Miliband makes tackling inequality his defining mission for government

In the form of a commitment to reduce inequalities "in income, opportunity and power", Miliband has articulated the radical agenda he would pursue after 2015.

One of the things that attracted so many in Labour to Ed Miliband's leadership campaign was his commitment to reduce inequality. Confronted by the widening gap between rich and poor, Tony Blair would glibly remark that he didn’t go into politics "to make sure that David Beckham earns less money". Gordon Brown was less intensely relaxed about the "filthy rich" but doubted whether it was possible to significantly reduce inequality in a country that he continued to view as conservative. 

Miliband, by contrast, recognised that progressive governments have both a moral and an economic duty to do so. And for him, as Kant put it, ought implied can. As he wrote in a piece for the New Statesman in August 2010, "We, politicians and the public, have to decide what kind of society we want to live in, and whether the difficult task of greater equality is worth the candle. It is - and it is at the very heart of why we need to move on from New Labour. During our years in power, we didn't do enough to stop the gap between rich and poor getting wider. If you really believe in a society where there is social mobility, where we look after each other, where we build social solidarity, then the gap matters."

But as Miliband has focused on developing his "retail offer" to voters, in the form of policies such as the energy price freeze and a mass housebuilding programme, there are some in Labour who feel this overarching message has been lost. While the theme of inequality has risen to prominence in such unlikely places as Davos, it has been surprisingly absent from Miliband's recent speeches. But in his Hugo Young lecture tonight he will act to correct this omission. 

When Miliband ran for the leadership in 2010, his commitment to reduce inequality was viewed as a radical challenge to the Westminster consensus. But as he will rightly note this evening, "nationally and internationally, this is changing". He will cite Barack Obama, New York mayor Bill de Blasio, the Pope, and Conservatives David Skelton and Jesse Norman as examples of political figures, from the left and the right, who have recognised the necessity of building a more equal society. "Tackling inequality is the new centre ground of politics," he will declare. Here's the key extract: 

Many people across every walk of life in Britain – politics, charity and business – now openly say they believe that inequality is deeply damaging. Internationally too, political and civic leaders are talking about inequality in a way that they haven’t for generations.

At the end of last month, President Obama put it right at the heart of his agenda for government. A few months before that the Democratic candidate for Mayor of New York, Bill de Blasio, was elected with precisely the same message. We now have a Pope who says the same.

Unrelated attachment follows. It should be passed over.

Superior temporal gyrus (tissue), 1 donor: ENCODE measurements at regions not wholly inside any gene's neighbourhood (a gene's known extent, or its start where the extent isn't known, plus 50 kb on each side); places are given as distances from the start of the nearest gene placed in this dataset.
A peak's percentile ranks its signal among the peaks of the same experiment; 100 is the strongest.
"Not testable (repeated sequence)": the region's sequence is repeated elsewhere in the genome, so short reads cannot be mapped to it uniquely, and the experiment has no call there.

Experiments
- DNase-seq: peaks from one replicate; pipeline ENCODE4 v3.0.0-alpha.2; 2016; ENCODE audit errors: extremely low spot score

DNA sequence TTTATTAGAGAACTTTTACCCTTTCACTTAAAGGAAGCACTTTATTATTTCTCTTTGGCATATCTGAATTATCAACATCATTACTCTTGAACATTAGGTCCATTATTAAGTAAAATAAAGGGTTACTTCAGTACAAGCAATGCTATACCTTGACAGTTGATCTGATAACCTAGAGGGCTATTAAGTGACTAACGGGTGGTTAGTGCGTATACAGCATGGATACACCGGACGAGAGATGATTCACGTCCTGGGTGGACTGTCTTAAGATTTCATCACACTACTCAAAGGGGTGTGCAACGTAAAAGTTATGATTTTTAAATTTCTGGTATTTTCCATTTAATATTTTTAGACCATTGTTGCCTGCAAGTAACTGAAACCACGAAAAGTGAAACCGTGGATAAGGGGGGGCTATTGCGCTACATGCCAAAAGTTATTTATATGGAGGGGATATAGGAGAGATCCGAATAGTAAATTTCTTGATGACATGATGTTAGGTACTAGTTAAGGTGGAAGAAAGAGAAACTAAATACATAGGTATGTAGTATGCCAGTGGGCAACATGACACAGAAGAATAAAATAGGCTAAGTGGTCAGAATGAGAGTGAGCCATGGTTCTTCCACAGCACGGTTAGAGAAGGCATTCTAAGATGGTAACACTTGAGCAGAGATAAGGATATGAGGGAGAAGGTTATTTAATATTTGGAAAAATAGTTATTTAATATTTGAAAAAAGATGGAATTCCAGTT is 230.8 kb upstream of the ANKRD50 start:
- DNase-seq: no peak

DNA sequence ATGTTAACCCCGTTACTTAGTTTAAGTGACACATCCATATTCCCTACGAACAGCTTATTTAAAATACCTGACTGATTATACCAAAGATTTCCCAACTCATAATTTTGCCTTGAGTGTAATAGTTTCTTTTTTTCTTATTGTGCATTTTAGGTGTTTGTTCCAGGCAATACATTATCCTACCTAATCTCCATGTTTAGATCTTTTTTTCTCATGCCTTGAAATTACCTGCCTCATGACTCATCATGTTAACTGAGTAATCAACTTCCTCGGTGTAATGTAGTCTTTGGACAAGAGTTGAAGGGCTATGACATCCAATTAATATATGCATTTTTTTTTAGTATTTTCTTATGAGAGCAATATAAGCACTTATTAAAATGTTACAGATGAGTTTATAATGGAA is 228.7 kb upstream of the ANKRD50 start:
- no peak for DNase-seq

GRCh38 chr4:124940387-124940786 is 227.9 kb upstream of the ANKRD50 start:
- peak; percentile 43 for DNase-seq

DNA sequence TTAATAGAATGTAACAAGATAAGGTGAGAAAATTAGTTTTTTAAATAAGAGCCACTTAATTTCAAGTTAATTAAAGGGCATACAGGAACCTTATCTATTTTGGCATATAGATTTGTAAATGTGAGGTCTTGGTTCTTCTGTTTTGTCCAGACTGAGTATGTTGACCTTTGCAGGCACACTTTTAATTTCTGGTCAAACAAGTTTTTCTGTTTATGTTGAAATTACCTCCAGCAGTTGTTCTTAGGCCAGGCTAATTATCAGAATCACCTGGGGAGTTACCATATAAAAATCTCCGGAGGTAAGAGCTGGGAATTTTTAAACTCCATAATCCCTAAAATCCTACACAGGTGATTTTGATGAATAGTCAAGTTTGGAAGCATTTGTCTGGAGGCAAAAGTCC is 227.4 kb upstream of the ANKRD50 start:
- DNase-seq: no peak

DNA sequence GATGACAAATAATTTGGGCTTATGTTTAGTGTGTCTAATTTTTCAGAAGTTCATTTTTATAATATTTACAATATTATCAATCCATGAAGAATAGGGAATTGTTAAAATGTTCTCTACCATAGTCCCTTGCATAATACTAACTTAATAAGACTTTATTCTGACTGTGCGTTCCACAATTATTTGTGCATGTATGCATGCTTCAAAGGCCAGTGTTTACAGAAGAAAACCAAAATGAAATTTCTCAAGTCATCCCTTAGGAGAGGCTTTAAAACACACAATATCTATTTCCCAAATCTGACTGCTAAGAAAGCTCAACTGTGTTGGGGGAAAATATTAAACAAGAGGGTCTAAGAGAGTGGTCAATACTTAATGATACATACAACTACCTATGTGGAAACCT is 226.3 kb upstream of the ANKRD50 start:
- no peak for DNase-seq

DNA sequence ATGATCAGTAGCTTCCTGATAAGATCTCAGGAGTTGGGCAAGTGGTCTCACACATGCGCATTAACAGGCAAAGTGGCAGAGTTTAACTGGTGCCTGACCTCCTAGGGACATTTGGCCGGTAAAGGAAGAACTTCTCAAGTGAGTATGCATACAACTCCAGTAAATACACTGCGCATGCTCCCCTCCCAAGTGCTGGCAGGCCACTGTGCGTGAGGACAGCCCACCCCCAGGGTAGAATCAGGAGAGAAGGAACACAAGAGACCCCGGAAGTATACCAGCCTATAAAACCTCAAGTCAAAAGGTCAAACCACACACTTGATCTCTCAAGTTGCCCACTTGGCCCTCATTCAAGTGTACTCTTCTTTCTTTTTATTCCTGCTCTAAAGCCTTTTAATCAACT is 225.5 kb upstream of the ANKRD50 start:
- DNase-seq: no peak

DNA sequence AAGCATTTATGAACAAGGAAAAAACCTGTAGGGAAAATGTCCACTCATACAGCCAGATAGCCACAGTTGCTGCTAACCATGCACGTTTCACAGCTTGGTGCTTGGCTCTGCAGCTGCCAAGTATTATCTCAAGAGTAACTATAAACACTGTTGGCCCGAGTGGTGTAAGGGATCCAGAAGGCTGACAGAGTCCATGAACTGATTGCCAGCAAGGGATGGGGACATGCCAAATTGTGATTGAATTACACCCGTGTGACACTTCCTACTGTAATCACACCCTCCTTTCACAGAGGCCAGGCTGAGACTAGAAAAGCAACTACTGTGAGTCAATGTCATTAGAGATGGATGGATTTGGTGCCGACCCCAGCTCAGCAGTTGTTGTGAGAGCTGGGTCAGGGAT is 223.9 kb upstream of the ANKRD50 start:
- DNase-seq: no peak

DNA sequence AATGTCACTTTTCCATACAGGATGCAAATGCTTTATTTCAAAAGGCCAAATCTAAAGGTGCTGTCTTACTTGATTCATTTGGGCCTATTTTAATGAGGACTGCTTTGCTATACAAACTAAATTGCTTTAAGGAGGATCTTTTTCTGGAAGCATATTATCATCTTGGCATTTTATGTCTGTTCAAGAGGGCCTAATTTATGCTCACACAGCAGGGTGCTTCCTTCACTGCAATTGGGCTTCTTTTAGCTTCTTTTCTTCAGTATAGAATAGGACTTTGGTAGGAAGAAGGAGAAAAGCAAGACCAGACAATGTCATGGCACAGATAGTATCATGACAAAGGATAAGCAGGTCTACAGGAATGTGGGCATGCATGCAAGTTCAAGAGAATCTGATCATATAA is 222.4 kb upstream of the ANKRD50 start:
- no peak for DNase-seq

And that’s because people the world over are beginning to recognise some fundamental facts again. That it offends people’s basic sense of fairness when the gaps between those at the top and everyone else just keep getting bigger regardless of contribution. That it holds our economies back when the wages of the majority are squeezed and it weakens our societies when the gaps between the rungs on the ladder of opportunity get wider and wider. And that our nations are less likely to succeed when they lack that vital sense of common life, as they always must when the very richest live in one world and everyone else a very different one. 

I believe that these insights are at the heart of a new wave of progressive politics. And will be for years to come. Indeed, not just left of centre politics. Intelligent Conservatives from David Skelton outside Westminster to Jesse Norman inside recognise the importance of inequality as well.

I believe that the public want to know we get it; we understand the depths of the cost of living crisis they face. And we can’t go on with countries where the gap between those at the top and everyone else just gets bigger and bigger. Tackling inequality is the new centre ground of politics.

When Miliband has spoken about inequality in the past he has usually been referring to income and opportunity. An important shift tonight will be to widen his focus to include inequalities of power. It is a recognition that some of the greatest disparities between groups cannot simply be plotted on a decile graph. Too often, in their contact with public services, individuals are denied the opportunity to shape their own lives. It is this Blue Labour insight that lies behind Miliband's promise of radical devolution (as I wrote this morning) and a revolution in transparency and accountability.